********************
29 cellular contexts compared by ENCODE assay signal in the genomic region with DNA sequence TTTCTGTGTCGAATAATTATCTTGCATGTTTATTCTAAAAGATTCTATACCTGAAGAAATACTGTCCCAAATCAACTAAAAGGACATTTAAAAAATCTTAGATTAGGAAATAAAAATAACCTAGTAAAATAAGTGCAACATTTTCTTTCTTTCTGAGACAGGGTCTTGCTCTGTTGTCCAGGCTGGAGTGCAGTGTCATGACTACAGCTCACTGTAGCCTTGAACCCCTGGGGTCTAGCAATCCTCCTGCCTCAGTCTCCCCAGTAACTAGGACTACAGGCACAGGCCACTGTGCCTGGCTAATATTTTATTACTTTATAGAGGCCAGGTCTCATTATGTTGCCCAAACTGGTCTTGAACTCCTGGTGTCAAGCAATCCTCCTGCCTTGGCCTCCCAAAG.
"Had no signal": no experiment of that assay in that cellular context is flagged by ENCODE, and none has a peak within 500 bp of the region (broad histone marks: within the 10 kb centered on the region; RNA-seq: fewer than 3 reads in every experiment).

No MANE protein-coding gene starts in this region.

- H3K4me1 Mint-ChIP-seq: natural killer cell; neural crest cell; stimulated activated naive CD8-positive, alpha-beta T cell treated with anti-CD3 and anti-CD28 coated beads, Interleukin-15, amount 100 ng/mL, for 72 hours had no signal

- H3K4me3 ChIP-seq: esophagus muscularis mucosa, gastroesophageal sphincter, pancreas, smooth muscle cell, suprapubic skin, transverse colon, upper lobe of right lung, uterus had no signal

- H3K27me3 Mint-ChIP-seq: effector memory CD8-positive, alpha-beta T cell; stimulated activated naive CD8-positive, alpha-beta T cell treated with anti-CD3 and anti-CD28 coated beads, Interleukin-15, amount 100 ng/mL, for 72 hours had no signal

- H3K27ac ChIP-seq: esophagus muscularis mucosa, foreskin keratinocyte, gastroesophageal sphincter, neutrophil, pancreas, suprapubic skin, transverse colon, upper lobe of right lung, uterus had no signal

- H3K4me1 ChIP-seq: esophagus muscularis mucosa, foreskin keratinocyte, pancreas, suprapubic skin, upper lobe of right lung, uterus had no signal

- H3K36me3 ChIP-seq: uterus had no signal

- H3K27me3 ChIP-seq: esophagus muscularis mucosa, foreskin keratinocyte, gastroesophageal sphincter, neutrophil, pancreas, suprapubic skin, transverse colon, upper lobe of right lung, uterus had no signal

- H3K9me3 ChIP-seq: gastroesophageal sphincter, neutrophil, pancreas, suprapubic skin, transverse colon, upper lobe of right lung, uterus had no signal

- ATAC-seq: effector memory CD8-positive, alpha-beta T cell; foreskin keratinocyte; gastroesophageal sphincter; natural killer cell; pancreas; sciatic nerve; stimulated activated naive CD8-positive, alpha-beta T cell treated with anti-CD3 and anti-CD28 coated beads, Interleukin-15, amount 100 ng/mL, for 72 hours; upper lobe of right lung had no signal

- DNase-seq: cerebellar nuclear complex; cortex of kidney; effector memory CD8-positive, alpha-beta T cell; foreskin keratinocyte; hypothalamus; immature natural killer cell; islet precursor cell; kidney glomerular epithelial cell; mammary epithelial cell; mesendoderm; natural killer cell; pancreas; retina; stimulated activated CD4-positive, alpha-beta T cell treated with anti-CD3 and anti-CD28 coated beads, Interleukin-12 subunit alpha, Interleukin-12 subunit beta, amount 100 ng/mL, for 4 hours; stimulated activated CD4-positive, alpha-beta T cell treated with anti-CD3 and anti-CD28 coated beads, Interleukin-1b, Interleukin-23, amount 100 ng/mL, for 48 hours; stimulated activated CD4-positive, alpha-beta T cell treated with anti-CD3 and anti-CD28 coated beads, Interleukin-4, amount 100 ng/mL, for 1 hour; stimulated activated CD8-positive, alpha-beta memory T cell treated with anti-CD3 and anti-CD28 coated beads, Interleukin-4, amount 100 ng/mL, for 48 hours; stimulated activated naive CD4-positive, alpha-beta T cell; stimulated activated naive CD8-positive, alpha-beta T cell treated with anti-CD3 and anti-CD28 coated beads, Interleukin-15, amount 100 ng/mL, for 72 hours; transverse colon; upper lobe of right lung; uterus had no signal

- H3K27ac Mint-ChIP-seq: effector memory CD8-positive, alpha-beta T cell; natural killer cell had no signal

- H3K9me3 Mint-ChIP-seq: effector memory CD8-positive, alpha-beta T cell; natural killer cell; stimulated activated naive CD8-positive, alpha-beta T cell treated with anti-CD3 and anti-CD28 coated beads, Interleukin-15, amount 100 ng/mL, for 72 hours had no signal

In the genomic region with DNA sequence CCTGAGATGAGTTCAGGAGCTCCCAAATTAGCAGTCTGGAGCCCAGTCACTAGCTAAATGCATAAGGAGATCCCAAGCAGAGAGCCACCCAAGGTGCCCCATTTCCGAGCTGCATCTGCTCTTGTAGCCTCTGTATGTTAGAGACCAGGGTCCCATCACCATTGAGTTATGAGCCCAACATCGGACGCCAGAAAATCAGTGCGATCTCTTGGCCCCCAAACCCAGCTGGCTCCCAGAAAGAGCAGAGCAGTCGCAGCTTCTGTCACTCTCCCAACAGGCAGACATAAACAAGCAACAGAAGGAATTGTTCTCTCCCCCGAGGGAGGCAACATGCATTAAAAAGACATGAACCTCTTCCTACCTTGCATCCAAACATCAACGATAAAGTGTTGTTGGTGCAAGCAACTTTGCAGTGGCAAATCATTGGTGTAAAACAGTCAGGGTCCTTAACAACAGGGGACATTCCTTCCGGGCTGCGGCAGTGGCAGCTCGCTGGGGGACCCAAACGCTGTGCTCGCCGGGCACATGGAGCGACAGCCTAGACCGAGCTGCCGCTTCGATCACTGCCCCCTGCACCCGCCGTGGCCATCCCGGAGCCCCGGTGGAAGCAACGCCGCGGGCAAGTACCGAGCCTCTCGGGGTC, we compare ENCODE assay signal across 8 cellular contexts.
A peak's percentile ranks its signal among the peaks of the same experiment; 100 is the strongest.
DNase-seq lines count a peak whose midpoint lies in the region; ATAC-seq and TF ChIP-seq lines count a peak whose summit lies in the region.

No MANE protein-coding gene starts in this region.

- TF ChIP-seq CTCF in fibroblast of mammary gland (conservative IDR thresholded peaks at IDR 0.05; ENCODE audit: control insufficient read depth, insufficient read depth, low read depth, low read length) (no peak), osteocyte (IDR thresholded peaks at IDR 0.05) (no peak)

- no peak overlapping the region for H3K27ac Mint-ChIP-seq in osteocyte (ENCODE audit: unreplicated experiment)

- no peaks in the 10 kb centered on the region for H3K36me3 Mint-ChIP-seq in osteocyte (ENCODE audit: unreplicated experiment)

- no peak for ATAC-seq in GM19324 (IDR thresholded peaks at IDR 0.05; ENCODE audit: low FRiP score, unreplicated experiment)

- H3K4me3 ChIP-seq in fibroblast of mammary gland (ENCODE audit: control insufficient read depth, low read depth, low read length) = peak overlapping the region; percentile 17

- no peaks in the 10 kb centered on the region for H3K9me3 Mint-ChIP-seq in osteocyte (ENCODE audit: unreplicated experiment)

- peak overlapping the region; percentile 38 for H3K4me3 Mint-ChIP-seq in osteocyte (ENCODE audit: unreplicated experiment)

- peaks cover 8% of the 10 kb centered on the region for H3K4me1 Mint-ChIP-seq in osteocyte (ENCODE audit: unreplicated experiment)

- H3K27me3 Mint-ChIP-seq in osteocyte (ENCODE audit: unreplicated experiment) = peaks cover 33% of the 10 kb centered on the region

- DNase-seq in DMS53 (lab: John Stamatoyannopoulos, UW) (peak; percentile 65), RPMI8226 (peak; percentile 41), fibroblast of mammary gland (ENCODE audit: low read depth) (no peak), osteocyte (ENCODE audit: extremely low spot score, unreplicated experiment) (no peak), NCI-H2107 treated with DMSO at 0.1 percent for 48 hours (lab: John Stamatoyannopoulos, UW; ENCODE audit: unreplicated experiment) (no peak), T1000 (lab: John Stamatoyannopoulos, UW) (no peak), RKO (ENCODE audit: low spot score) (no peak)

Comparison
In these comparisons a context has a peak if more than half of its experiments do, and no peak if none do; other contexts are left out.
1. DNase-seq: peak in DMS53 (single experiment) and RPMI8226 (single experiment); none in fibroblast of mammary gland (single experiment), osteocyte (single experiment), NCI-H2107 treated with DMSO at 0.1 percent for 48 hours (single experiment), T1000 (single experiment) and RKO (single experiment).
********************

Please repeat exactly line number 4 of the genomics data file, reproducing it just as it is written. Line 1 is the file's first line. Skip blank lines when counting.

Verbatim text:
- H3K4me1 Mint-ChIP-seq: natural killer cell; neural crest cell; stimulated activated naive CD8-positive, alpha-beta T cell treated with anti-CD3 and anti-CD28 coated beads, Interleukin-15, amount 100 ng/mL, for 72 hours had no signal